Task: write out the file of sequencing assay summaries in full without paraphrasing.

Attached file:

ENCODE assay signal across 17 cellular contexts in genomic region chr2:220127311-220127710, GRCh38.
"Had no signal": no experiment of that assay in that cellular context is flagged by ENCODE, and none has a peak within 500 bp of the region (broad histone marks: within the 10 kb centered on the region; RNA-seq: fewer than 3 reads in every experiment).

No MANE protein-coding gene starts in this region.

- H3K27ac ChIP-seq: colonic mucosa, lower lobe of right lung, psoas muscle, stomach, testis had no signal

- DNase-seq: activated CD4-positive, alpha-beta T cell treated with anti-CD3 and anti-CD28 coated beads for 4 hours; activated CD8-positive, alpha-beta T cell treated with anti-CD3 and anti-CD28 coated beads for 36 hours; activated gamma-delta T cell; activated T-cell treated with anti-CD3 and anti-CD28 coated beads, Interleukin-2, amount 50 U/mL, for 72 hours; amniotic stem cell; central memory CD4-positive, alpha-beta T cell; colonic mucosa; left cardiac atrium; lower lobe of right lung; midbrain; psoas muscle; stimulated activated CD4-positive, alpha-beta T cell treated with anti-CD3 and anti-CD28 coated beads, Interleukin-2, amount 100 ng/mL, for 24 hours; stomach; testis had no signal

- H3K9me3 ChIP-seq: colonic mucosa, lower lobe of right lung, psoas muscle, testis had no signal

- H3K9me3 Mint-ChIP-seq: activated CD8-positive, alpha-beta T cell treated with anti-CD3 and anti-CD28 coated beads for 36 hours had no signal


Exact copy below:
ENCODE assay signal across 17 cellular contexts in genomic region chr2:220127311-220127710, GRCh38.
"Had no signal": no experiment of that assay in that cellular context is flagged by ENCODE, and none has a peak within 500 bp of the region (broad histone marks: within the 10 kb centered on the region; RNA-seq: fewer than 3 reads in every experiment).

No MANE protein-coding gene starts in this region.

- H3K27ac ChIP-seq: colonic mucosa, lower lobe of right lung, psoas muscle, stomach, testis had no signal

- DNase-seq: activated CD4-positive, alpha-beta T cell treated with anti-CD3 and anti-CD28 coated beads for 4 hours; activated CD8-positive, alpha-beta T cell treated with anti-CD3 and anti-CD28 coated beads for 36 hours; activated gamma-delta T cell; activated T-cell treated with anti-CD3 and anti-CD28 coated beads, Interleukin-2, amount 50 U/mL, for 72 hours; amniotic stem cell; central memory CD4-positive, alpha-beta T cell; colonic mucosa; left cardiac atrium; lower lobe of right lung; midbrain; psoas muscle; stimulated activated CD4-positive, alpha-beta T cell treated with anti-CD3 and anti-CD28 coated beads, Interleukin-2, amount 100 ng/mL, for 24 hours; stomach; testis had no signal

- H3K9me3 ChIP-seq: colonic mucosa, lower lobe of right lung, psoas muscle, testis had no signal

- H3K9me3 Mint-ChIP-seq: activated CD8-positive, alpha-beta T cell treated with anti-CD3 and anti-CD28 coated beads for 36 hours had no signal